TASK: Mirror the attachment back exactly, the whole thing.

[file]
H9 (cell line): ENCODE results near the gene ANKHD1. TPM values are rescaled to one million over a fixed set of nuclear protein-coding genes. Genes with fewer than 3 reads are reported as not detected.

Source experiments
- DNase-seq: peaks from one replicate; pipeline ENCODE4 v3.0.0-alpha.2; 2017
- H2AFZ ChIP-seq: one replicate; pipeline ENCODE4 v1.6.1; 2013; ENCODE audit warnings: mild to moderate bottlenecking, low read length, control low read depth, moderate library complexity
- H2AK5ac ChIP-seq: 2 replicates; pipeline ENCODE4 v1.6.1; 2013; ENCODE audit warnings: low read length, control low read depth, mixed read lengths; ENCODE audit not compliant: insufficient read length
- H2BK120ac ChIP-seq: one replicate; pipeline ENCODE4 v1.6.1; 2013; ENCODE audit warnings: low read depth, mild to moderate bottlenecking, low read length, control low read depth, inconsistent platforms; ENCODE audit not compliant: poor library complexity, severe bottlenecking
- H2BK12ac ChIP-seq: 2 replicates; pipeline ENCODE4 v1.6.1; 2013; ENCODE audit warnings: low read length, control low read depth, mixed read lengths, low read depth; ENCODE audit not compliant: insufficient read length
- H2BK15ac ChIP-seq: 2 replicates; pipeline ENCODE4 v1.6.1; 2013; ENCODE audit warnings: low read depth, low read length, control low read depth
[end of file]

H9 (cell line): ENCODE results near the gene ANKHD1. TPM values are rescaled to one million over a fixed set of nuclear protein-coding genes. Genes with fewer than 3 reads are reported as not detected.

Source experiments
- DNase-seq: peaks from one replicate; pipeline ENCODE4 v3.0.0-alpha.2; 2017
- H2AFZ ChIP-seq: one replicate; pipeline ENCODE4 v1.6.1; 2013; ENCODE audit warnings: mild to moderate bottlenecking, low read length, control low read depth, moderate library complexity
- H2AK5ac ChIP-seq: 2 replicates; pipeline ENCODE4 v1.6.1; 2013; ENCODE audit warnings: low read length, control low read depth, mixed read lengths; ENCODE audit not compliant: insufficient read length
- H2BK120ac ChIP-seq: one replicate; pipeline ENCODE4 v1.6.1; 2013; ENCODE audit warnings: low read depth, mild to moderate bottlenecking, low read length, control low read depth, inconsistent platforms; ENCODE audit not compliant: poor library complexity, severe bottlenecking
- H2BK12ac ChIP-seq: 2 replicates; pipeline ENCODE4 v1.6.1; 2013; ENCODE audit warnings: low read length, control low read depth, mixed read lengths, low read depth; ENCODE audit not compliant: insufficient read length
- H2BK15ac ChIP-seq: 2 replicates; pipeline ENCODE4 v1.6.1; 2013; ENCODE audit warnings: low read depth, low read length, control low read depth